Parrot OS is a security and privacy focused distribution, with tools for cyber security operations. Parrot 4.8 follows Debian testing and has many updates from the Debian repositories. Parrot Docker containers allow you to use Parrot tools on docker-supported operating systems. Since the previous release last September the Parrot team has put some effort into reorganizing its internal structure, from the operations and workflow of developers, up to the infrastructure. "After such a huge work, we have finally moved to the new workflow, and Parrot 4.8 is the proof of how hard we wanted such changes to take place in the project and how smooth development and cooperation became after achieving this goal."

Security updates for Monday

Monday 23rd of March 2020 02:43:49 PM
Security updates have been issued by Debian (amd64-microcode, chromium, graphicsmagick, jackson-databind, phpmyadmin, python-bleach, and tor), Gentoo (exim and nodejs), openSUSE (chromium and thunderbird), Oracle (tomcat), Red Hat (devtoolset-8-gcc, libvncserver, runc, samba, thunderbird, and tomcat6), and SUSE (ruby2.5).

Git v2.26.0 released

Monday 23rd of March 2020 01:04:39 PM
Version 2.26.0 of the Git source-code management system is out. Significant changes include a reimplementation of the "rebase" mechanism, improvements to sparse checkouts, performance improvements, and more. See this GitHub blog entry for more information.

More in Tux Machines

today's howtos

Olimex Tukhla High-End Open Source Hardware NXP i.MX 8QuadMax SBC in the Works

Most open-source hardware Arm Linux SBCs are optimized for cost, and there are few higher-end boards with extensive connectivity designed for professionals. Beagleboard X15 would be one of the rare examples currently available on the market, but it was launched five years ago. One European company noticed the void in this market and asked Olimex to develop a high-end open-source Linux board with a well-documented processor. They ruled out RK3399, and instead went Olimex Tukhla SBC will be powered by NXP i.MX 8QuadMax, the top processor of i.MX 8 family with two Cortex-A72 cores, four Cortex-A53 cores, and two real-time Cortex-M4F cores. Read more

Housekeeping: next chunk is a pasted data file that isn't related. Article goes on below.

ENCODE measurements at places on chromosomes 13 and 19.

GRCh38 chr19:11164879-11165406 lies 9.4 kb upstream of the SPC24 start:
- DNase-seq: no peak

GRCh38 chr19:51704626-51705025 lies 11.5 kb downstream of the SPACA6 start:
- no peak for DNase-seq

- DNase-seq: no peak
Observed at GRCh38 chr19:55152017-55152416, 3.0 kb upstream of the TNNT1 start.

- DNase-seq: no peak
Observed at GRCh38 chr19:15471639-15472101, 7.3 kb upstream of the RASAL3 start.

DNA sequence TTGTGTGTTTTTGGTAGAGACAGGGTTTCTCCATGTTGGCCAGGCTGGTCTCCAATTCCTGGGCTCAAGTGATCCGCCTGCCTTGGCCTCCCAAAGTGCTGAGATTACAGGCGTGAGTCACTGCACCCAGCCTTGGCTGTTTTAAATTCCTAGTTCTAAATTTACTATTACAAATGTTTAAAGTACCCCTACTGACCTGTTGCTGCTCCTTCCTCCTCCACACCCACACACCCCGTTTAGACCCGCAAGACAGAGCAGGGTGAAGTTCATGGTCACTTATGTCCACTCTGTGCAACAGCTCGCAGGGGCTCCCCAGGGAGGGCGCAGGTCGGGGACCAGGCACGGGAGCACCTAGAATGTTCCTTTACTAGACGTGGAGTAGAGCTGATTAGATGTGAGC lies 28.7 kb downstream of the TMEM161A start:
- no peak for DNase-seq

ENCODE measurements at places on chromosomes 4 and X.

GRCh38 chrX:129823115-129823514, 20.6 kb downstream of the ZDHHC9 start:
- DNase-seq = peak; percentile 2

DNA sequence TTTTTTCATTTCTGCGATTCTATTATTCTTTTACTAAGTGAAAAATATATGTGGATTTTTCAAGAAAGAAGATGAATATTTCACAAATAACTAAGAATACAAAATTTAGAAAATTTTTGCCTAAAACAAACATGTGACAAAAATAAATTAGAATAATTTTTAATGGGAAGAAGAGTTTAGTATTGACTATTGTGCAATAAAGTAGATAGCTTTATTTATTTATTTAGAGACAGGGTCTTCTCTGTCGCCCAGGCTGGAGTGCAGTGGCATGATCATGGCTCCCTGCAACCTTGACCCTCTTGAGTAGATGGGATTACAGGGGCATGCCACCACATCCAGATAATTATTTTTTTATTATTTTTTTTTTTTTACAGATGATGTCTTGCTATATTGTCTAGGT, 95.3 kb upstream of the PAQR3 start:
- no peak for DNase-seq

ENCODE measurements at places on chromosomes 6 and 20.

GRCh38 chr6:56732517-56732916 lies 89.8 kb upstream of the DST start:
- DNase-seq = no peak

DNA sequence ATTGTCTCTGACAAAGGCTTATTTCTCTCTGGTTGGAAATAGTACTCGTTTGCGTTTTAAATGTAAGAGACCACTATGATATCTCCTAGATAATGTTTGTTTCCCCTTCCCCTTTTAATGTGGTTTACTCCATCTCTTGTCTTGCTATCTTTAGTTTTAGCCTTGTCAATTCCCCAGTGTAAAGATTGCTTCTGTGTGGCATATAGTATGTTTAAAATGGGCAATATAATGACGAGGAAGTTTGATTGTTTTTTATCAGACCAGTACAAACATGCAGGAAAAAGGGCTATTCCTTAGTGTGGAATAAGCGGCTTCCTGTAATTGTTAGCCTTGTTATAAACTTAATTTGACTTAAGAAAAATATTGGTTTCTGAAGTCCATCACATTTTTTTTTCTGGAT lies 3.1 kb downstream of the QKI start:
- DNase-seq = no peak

Robotics Recap: Learning, Programming & Snapping ROS 2

Robotics@Canonical puts a strong focus on the migration from ROS to ROS 2. ROS 2 benefits from many improvements, especially robot security. Our goal is to make it easy for you to transition to ROS 2, whether you’re completely new to ROS or a seasoned engineer retooling for a new environment. Your new platform should be secure-by-default, and we expect you’ll need to pivot between different environments as you migrate from ROS to ROS 2. Along the way we’ve encountered some friction points, some mild surprises, and some opportunities to better leverage existing tools. Whenever that happened we tried to fix them and share our experiences so you didn’t run into the same problems! This has resulted in blog posts and videos in three key focus areas: getting started with ROS 2, software development in ROS 2, and building snaps for ROS. Let’s recap some of our recent output. Read more

Linux 5.8-rc5

Ok, so rc4 was small, and now a week later, rc5 is large.

It's not _enormous_, but of all the 5.x kernels so far, this is the
rc5 with the most commits. So it's certainly not optimal. It was
actually very quiet the beginning of the week, but things picked up on
Friday. Like they do..

That said, a lot of it is because of the networking fixes that weren't
in rc4, and I'm still not hearing any real panicky sounds from people,
and things on the whole seem to be progressing just fine.

So a large rc5 to go with a large release doesn't sound all that
worrisome, when we had an unusually small rc4 that precedes it and
explains it.

Maybe I'm in denial, but I still think we might hit the usual release
schedule. A few more weeks to go before I need to make that decision,
so it won't be keeping me up at night.

The diffstat for rc5 doesn't look particularly worrisome either. Yes,
there's a (relatively) high number of commits, but they tend to be
small. Nothing makes me go "umm".

In addition to the outright fixes, there's a few cleanups that are
just prep for 5.9. They all look good and simple too.

Anyway, networking (counting both core and drivers) amounts to about a
third of the patch, with the rest being spread all over: arch updates
(arm64, s390, arc), drivers (gpu, sound, md, pin control, gpio),
tooling (perf and selftests). And misc noise all over.

The appended shortlog gives the details, nothing really looks all that
exciting. Which is just as it should be at this time.

Go forth and test.


Read more Also: Linux 5.8-rc5 Released As A Big Kernel For This Late In The Cycle